• When working with raw data in statistical programs (such as Excel, SPSS, SAS, R, etc.) the documentation and/or codebooks can be the difference between having data that you can use and analyze, and data that cannot be understood.
  • Depending on your subject area, different terms might be used to describe different concepts, so knowing exactly what the statistics describes will help you make stronger connections to your argument.

Are the data or statistical visualizations (such as charts, graphs, maps, etc.) misleading?

  • For example, consider whether the x and y axes are labeled at an appropriate scale for the data, if the distances between each point on the axis are equal, or if the y-axis starts at zero.

When using data and statistics it is important to provide a citation to acknowledge the creator/producer and to point others to the resource.

Citations for data sets and statistics often include components similar to other types of citations:

  • Creator/Producer/Author
  • Title of resource
  • Publisher or the archive/repository where the resource is held
  • Version or edition
  • Access information (often a DOI or URL)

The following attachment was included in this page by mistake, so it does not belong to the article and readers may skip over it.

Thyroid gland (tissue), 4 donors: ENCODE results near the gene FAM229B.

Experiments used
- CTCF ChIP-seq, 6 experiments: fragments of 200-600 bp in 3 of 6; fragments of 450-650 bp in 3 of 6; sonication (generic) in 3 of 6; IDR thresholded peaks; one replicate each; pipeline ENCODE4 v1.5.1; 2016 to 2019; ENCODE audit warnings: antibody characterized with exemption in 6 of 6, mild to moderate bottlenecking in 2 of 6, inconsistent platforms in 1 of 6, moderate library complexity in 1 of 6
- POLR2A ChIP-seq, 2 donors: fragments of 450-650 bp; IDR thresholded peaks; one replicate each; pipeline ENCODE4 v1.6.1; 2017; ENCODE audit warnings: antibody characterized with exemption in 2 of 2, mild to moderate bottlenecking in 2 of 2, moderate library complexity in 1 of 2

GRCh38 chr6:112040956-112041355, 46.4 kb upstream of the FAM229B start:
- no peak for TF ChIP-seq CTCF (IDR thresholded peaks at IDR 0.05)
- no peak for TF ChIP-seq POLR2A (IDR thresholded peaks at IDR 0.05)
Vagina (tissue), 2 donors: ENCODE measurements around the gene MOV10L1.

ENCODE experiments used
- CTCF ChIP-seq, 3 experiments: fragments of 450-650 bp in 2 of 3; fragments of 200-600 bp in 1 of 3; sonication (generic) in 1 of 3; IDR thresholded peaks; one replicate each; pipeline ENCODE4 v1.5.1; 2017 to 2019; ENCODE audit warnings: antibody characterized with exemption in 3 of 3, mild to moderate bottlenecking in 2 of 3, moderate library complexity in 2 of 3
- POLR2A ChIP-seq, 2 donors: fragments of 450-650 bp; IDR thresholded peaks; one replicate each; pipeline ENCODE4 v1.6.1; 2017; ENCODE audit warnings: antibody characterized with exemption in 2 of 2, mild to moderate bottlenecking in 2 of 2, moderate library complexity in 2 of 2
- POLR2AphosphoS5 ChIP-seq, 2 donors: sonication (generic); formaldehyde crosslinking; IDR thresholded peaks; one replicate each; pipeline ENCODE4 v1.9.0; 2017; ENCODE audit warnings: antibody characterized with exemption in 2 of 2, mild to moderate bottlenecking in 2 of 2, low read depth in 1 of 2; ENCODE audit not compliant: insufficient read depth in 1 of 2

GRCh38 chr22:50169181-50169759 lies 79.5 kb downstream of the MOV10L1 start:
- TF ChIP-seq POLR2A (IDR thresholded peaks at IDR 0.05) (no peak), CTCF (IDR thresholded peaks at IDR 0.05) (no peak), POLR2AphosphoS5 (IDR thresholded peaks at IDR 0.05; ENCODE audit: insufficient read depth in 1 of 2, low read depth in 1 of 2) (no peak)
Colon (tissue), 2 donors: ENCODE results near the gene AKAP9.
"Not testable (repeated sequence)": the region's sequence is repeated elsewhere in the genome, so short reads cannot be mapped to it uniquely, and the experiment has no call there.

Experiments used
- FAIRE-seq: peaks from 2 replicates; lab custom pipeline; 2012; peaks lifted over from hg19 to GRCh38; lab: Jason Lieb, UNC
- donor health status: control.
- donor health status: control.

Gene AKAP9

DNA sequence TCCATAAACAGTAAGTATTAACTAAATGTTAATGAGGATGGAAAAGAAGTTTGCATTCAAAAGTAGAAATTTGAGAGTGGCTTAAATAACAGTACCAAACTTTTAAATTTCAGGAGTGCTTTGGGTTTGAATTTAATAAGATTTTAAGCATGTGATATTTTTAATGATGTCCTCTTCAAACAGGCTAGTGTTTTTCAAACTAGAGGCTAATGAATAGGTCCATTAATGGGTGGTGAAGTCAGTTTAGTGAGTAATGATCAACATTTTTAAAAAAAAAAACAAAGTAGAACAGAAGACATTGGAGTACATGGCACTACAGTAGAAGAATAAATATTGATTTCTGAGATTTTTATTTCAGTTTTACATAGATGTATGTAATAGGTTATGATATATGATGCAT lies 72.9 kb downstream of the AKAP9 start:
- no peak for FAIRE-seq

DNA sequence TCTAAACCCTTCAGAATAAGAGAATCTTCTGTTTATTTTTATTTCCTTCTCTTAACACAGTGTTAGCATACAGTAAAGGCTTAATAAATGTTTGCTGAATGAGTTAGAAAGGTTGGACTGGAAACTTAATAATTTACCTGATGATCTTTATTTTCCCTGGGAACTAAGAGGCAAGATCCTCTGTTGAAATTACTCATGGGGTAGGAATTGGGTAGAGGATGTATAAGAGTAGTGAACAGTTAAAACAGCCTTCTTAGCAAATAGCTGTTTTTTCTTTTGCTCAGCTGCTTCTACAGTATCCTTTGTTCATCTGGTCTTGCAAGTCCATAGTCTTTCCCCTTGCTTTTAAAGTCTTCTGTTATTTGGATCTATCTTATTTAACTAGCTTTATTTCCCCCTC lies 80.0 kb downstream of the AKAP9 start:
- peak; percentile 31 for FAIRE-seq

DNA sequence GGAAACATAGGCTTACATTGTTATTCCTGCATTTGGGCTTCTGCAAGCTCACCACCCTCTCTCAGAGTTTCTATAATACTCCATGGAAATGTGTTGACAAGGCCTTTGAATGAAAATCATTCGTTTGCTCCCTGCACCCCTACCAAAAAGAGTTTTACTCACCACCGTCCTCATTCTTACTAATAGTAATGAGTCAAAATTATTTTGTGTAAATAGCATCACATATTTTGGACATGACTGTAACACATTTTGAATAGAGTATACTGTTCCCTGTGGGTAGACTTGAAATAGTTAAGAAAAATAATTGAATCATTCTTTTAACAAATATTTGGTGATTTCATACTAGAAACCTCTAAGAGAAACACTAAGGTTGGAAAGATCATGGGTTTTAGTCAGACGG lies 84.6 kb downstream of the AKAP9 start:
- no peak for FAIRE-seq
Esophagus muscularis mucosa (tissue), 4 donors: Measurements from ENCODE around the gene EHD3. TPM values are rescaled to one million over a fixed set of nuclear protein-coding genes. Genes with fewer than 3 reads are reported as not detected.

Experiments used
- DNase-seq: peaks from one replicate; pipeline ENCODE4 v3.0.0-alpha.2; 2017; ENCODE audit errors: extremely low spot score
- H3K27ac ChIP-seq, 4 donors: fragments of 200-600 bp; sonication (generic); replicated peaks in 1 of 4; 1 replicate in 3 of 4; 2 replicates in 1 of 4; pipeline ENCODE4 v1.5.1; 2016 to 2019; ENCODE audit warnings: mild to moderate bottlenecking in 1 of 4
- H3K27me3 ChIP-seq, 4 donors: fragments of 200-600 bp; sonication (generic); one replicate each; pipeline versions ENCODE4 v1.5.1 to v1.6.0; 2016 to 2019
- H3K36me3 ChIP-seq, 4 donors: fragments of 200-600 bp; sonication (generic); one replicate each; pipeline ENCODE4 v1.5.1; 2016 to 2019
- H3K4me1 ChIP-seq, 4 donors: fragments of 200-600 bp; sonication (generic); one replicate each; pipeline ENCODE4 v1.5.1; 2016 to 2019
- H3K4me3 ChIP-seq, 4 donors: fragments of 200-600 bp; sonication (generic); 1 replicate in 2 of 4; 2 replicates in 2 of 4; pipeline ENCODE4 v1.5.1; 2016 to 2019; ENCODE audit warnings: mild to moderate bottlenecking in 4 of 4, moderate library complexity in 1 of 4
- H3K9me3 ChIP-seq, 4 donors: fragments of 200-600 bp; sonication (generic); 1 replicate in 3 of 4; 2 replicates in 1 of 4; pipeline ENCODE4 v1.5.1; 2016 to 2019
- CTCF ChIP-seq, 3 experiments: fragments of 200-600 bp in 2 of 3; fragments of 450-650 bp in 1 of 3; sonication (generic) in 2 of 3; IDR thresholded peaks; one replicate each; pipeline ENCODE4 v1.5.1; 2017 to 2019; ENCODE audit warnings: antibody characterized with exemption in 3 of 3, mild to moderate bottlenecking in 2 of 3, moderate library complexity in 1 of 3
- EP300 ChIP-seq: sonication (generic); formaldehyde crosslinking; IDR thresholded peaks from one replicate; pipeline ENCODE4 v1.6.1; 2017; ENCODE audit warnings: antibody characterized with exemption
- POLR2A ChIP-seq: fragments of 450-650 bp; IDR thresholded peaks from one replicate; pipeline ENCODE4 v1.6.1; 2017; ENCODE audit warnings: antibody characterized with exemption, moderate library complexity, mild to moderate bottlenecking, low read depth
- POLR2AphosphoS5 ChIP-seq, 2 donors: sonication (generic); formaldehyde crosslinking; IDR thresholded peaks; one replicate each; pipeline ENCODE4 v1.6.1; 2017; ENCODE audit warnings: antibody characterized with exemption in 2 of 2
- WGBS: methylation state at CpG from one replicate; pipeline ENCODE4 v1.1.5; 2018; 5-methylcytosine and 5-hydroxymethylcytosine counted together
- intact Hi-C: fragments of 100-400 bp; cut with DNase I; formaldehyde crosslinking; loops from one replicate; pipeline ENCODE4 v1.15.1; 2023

Below are resources for citing sources in AMA, APA, Chicago, and MLA.

For additional style guides, please visit the NDSU Center for Writers' website.

AMA (American Medical Association)

AMA Manual of Style: A Guide for Authors and Editors, Main Library Reference -- 1st Floor: R119 .A533 2007

APA (American Psychological Association)

Publication Manual of the American Psychological Association, Main Library Reference -- 1st Floor: BF76.7 .P83 2010

Chicago Manual of Style

The Chicago Manual of Style, Main Library Reference -- 1st Floor: Z253 .U69 2010

MLA (Modern Language Association)

MLA Handbook for Writers of Research Papers, Main Library Reference -- 1st Floor: LB2369 .G53 2009


Open Data

Open data is data that is freely available and can be reused and distributed. Increasingly, funding agencies are requiring data resulting from funded research to be made openly available.

Open data is generally characterized by:

  • Availability - The data must be made available at no more than a reasonable reproduction cost
  • Access - The data must be made available to download in a convenient format
  • Redistribution & Reuse - The data must be formatted in a way that allows for free redistribution and reuse

Open data resources:

Last updated: 6/16/2017